In the end, the Founding Fathers’ strong warnings against factions did not stop their occurrence. Even from the beginning, the country has almost always been divided into a small number of (usually two) political parties. From the Federalists and the Anti-Federalists to the Democratic-Republicans and the Whigs to the Republicans and the Democrats, parties have ruled politics in the United States for the vast majority of its history. Specifically, the polarization of the nation between the Republicans and the Democrats has been the mainstay of politics for almost 150 years. Although the Founding Fathers were quite against the idea of factions, the real question is: have political parties stifled the ability of the United States government to reflect public good for all? Madison specifically voiced concerns over the majority impinging on the rights and liberties of the minority and Washington discussed the lack of unity that would result from factions. Do these issues exist today because of the polarization?

Minorities do seem to get overlooked in such a black and white (or rather red and blue) political system. One way to examine minority influence is to look at third parties. Occasionally, third party politicians are elected into offices, but the overwhelming majority of people in office either adhere to the Democratic or Republican party. Since the beginning of the Republican and Democrat polarization, there has been no third party Presidents. There have been some third party presidential candidates like those of the Progressive, Prohibition, Socialist, and Green Parties, but they continue to be overlooked by the majority of the population. There’s a common sentiment that voting for a candidate who is not Republican or Democrat is essentially throwing your vote away, since they won’t be elected anyway. Generally, minority concerns will be overlooked unless they adhere to one of the parties. The dichromatic (two color) view of politics that stems from this polarization has blocked the growth of other parties and the concerns for the minorities.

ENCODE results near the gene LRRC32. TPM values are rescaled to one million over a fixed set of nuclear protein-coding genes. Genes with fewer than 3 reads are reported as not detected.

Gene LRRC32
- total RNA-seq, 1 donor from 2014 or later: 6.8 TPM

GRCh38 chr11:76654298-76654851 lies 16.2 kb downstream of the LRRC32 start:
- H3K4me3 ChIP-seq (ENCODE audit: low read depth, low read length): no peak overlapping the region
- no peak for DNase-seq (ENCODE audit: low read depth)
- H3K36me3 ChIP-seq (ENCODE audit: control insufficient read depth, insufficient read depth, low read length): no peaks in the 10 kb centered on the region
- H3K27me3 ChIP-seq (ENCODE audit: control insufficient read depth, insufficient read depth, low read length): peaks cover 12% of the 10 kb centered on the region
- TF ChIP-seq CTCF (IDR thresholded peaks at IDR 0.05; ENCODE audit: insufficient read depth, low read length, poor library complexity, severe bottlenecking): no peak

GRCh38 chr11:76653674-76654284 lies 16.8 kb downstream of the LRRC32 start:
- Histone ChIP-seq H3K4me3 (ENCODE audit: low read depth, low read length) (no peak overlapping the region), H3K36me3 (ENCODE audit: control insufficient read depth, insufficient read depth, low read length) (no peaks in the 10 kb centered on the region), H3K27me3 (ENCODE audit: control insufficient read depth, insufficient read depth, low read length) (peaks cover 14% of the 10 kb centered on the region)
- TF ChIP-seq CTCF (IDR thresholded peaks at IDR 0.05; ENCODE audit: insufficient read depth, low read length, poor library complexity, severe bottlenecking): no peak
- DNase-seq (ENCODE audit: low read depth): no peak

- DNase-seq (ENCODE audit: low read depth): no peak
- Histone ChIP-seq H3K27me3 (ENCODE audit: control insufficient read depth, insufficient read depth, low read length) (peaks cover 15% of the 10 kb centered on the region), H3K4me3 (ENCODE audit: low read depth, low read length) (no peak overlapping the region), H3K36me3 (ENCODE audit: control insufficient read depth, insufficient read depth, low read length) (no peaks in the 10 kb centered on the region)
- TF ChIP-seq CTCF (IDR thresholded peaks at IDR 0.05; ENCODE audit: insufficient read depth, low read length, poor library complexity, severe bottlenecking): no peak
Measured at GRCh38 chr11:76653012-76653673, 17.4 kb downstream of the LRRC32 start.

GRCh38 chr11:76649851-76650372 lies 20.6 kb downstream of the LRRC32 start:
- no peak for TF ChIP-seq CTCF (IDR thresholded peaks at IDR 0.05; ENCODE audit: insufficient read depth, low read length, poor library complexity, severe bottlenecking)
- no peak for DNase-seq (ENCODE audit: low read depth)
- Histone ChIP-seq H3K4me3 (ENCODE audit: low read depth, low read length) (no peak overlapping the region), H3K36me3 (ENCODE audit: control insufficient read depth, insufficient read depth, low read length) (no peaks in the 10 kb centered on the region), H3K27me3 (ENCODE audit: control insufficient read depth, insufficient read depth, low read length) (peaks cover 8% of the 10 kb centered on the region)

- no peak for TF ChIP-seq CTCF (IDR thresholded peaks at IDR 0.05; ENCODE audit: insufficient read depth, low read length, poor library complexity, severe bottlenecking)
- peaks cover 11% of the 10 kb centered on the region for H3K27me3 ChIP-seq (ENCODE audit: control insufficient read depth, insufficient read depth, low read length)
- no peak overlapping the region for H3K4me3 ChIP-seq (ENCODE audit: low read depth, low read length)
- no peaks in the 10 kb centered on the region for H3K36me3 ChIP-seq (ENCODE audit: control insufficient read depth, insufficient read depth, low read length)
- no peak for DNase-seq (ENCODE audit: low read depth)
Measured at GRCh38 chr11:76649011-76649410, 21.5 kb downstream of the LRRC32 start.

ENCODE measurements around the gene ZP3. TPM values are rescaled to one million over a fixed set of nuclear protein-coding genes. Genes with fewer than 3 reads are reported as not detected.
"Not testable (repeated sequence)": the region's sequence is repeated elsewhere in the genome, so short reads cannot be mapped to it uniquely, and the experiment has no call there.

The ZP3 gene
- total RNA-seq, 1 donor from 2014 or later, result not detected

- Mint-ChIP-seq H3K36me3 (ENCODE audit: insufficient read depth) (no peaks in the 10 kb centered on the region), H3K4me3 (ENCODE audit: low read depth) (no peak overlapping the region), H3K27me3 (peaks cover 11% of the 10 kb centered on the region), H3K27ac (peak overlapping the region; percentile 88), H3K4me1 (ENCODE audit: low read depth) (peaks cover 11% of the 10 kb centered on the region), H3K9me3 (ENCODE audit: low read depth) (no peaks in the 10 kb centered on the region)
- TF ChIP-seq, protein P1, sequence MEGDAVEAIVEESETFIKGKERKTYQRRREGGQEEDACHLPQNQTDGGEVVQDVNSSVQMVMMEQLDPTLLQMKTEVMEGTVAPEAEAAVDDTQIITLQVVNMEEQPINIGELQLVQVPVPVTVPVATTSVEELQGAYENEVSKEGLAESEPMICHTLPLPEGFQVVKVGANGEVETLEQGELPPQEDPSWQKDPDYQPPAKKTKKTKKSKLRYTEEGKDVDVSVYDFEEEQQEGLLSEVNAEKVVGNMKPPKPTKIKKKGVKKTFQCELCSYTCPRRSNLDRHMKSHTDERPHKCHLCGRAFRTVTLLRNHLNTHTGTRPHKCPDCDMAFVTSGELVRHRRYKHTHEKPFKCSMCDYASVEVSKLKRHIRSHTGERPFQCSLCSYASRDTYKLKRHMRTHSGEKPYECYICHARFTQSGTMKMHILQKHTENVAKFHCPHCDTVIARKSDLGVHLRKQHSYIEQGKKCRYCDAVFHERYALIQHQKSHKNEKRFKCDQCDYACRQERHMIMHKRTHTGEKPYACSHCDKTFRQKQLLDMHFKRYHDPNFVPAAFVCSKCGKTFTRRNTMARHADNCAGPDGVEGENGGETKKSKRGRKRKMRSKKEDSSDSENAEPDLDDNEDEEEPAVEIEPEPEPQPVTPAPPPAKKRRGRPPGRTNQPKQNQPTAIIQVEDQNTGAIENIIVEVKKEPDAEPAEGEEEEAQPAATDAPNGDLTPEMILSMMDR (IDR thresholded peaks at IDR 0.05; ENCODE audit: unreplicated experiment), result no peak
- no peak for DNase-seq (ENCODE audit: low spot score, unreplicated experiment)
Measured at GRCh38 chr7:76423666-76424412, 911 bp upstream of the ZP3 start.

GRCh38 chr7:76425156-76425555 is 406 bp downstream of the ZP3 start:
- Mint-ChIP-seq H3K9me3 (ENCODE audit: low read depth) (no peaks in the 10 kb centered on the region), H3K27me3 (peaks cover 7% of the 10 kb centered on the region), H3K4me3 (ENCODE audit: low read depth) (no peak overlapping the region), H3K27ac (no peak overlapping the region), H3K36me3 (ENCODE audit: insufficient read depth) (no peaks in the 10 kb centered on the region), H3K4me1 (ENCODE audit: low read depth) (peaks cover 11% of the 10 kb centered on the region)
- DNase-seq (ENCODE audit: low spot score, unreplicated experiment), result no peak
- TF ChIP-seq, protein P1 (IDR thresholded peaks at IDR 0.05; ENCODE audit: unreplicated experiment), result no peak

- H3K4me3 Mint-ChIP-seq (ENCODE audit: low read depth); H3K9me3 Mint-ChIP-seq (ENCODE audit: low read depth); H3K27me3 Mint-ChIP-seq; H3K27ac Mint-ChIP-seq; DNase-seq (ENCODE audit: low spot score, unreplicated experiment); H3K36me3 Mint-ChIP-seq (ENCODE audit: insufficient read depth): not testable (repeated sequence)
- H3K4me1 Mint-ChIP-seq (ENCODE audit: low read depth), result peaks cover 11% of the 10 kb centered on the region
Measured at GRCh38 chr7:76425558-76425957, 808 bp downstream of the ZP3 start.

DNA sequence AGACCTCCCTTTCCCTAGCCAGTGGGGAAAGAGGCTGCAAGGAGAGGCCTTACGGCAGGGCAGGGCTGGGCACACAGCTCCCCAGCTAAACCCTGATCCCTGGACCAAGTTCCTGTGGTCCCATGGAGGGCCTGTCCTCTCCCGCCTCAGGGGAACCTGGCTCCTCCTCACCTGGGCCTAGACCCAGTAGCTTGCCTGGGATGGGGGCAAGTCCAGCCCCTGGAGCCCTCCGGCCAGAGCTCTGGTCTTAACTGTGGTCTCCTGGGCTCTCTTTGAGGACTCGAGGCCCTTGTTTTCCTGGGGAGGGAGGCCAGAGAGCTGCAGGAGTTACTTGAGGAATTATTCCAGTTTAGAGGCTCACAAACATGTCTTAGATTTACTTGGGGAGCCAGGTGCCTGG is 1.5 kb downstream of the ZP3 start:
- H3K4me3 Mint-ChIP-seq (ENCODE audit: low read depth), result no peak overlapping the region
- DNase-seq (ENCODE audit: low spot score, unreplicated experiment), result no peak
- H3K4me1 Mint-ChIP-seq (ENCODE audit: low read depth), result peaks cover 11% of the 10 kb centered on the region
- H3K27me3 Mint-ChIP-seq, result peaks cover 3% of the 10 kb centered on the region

These dichromatic political views have also led to a great divide in the nation, something which Washington was particularly worried about. He stated that factions “tend to render alien to each other those who ought to be bound together by fraternal affection” (209). This has been quite evident throughout the history of the United States. There are many examples of how this polarization has caused a rift through the nation from the Civil War, to the Civil Rights Movement, to issues today like universal healthcare. The argument can be made that the two opposing factions will neutralize one another and thus end with a suitable middle ground. Although a fairly neutral government may come about due to this neutralization, the factions still polarize issues making things more black versus white instead of a diversity of shades of grey. Madison advocated that a large Republic like the United States should hold a diversity of opinions. However, in such a polarized country that diversity of opinions also becomes more polarized. Even if neutralization is obtained, it still leads to a more divided country which is against the Founding Fathers’ ideal of a unified nation.

The Founding Fathers’ hopes for the United States were not fully realized, especially regarding the issue of factions. Both Madison’s articles in The Federalist and Washington’s “Farewell Address” discuss their opposition to factionalism, but the country did not heed their warnings. As the nation has progressed, political party polarization has remained fundamental to American politics. Whether this helps or hinders the realization of the public good is more of a matter of personal opinion, but it seems clear that it subdues the ability of third parties to exist and ends up dividing the nation more than unifying it.


Madison, James. No. 10 “The Same Subject Continued.” The Federalist. Modern Political Thought: Reading from Machiavelli to Nietzsche. Ed. David Wootton. Indianapolis, IN: Hackett Publishing Company, 2008. 546-549.

Washington, George. “Farewell Address.” A Compilation of the Messages and Papers of the Presidents. Volume 1. New York, NY: Bureau of National Literature. 205-216.